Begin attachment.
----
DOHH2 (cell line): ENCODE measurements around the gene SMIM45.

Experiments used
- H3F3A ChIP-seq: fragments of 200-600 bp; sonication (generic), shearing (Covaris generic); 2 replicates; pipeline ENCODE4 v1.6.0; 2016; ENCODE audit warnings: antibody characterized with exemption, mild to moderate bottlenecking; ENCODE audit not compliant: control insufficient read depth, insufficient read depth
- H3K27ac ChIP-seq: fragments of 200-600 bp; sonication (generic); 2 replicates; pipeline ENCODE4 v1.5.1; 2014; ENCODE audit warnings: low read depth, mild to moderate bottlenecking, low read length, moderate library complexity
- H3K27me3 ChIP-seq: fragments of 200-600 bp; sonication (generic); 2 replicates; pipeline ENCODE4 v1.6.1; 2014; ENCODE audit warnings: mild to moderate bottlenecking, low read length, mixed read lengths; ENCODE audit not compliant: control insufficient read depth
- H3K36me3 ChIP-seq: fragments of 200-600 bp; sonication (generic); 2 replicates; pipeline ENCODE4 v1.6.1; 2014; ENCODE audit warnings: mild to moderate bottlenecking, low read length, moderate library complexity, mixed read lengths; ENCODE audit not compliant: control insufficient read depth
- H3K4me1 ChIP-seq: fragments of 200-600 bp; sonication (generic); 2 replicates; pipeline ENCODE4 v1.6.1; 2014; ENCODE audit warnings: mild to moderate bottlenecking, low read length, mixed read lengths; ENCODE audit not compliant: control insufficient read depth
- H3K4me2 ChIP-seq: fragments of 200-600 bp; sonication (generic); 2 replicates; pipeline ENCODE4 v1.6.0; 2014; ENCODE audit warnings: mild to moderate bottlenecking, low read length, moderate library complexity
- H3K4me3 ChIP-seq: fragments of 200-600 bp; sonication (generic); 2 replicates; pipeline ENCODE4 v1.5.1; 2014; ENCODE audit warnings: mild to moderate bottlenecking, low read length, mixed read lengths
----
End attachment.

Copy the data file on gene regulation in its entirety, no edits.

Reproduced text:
DOHH2 (cell line): ENCODE measurements around the gene SMIM45.

Experiments used
- H3F3A ChIP-seq: fragments of 200-600 bp; sonication (generic), shearing (Covaris generic); 2 replicates; pipeline ENCODE4 v1.6.0; 2016; ENCODE audit warnings: antibody characterized with exemption, mild to moderate bottlenecking; ENCODE audit not compliant: control insufficient read depth, insufficient read depth
- H3K27ac ChIP-seq: fragments of 200-600 bp; sonication (generic); 2 replicates; pipeline ENCODE4 v1.5.1; 2014; ENCODE audit warnings: low read depth, mild to moderate bottlenecking, low read length, moderate library complexity
- H3K27me3 ChIP-seq: fragments of 200-600 bp; sonication (generic); 2 replicates; pipeline ENCODE4 v1.6.1; 2014; ENCODE audit warnings: mild to moderate bottlenecking, low read length, mixed read lengths; ENCODE audit not compliant: control insufficient read depth
- H3K36me3 ChIP-seq: fragments of 200-600 bp; sonication (generic); 2 replicates; pipeline ENCODE4 v1.6.1; 2014; ENCODE audit warnings: mild to moderate bottlenecking, low read length, moderate library complexity, mixed read lengths; ENCODE audit not compliant: control insufficient read depth
- H3K4me1 ChIP-seq: fragments of 200-600 bp; sonication (generic); 2 replicates; pipeline ENCODE4 v1.6.1; 2014; ENCODE audit warnings: mild to moderate bottlenecking, low read length, mixed read lengths; ENCODE audit not compliant: control insufficient read depth
- H3K4me2 ChIP-seq: fragments of 200-600 bp; sonication (generic); 2 replicates; pipeline ENCODE4 v1.6.0; 2014; ENCODE audit warnings: mild to moderate bottlenecking, low read length, moderate library complexity
- H3K4me3 ChIP-seq: fragments of 200-600 bp; sonication (generic); 2 replicates; pipeline ENCODE4 v1.5.1; 2014; ENCODE audit warnings: mild to moderate bottlenecking, low read length, mixed read lengths